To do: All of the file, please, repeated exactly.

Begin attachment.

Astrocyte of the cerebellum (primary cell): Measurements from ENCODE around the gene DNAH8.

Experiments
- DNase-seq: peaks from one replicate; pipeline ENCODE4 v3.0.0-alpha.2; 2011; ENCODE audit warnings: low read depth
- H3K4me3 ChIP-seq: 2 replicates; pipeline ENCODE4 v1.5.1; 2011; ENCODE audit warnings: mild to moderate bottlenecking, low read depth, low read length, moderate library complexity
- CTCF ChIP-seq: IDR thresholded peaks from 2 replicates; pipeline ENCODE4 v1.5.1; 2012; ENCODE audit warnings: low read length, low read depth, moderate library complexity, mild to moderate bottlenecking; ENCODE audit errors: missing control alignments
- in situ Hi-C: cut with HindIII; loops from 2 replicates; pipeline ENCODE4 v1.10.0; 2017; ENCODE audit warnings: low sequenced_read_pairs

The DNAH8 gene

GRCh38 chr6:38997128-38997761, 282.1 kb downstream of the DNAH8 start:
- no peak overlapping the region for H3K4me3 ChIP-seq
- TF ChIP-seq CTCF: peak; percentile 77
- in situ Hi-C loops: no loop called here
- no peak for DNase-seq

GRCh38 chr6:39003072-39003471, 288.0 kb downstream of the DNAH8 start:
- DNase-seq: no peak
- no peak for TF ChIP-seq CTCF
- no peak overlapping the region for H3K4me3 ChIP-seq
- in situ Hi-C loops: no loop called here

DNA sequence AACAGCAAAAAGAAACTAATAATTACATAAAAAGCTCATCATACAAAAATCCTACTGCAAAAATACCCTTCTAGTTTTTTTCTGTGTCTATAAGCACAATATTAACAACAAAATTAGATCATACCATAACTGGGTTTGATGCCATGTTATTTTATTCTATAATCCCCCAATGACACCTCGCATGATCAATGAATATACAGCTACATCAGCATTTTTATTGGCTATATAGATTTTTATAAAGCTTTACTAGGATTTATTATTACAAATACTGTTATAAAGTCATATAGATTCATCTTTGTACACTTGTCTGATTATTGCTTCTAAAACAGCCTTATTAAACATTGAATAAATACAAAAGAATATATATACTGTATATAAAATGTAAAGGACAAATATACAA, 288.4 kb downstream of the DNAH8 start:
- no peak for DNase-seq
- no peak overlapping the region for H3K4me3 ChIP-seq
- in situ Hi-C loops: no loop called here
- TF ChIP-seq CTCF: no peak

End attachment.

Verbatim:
Astrocyte of the cerebellum (primary cell): Measurements from ENCODE around the gene DNAH8.

Experiments
- DNase-seq: peaks from one replicate; pipeline ENCODE4 v3.0.0-alpha.2; 2011; ENCODE audit warnings: low read depth
- H3K4me3 ChIP-seq: 2 replicates; pipeline ENCODE4 v1.5.1; 2011; ENCODE audit warnings: mild to moderate bottlenecking, low read depth, low read length, moderate library complexity
- CTCF ChIP-seq: IDR thresholded peaks from 2 replicates; pipeline ENCODE4 v1.5.1; 2012; ENCODE audit warnings: low read length, low read depth, moderate library complexity, mild to moderate bottlenecking; ENCODE audit errors: missing control alignments
- in situ Hi-C: cut with HindIII; loops from 2 replicates; pipeline ENCODE4 v1.10.0; 2017; ENCODE audit warnings: low sequenced_read_pairs

The DNAH8 gene

GRCh38 chr6:38997128-38997761, 282.1 kb downstream of the DNAH8 start:
- no peak overlapping the region for H3K4me3 ChIP-seq
- TF ChIP-seq CTCF: peak; percentile 77
- in situ Hi-C loops: no loop called here
- no peak for DNase-seq

GRCh38 chr6:39003072-39003471, 288.0 kb downstream of the DNAH8 start:
- DNase-seq: no peak
- no peak for TF ChIP-seq CTCF
- no peak overlapping the region for H3K4me3 ChIP-seq
- in situ Hi-C loops: no loop called here

DNA sequence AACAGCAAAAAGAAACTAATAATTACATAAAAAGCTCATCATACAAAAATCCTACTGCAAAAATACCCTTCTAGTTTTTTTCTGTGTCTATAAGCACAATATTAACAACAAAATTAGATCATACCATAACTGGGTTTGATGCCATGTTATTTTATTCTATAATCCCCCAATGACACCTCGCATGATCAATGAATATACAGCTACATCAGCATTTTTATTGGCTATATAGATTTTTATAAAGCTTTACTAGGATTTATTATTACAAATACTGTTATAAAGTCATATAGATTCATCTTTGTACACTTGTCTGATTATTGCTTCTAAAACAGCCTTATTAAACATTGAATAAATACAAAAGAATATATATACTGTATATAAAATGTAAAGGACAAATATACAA, 288.4 kb downstream of the DNAH8 start:
- no peak for DNase-seq
- no peak overlapping the region for H3K4me3 ChIP-seq
- in situ Hi-C loops: no loop called here
- TF ChIP-seq CTCF: no peak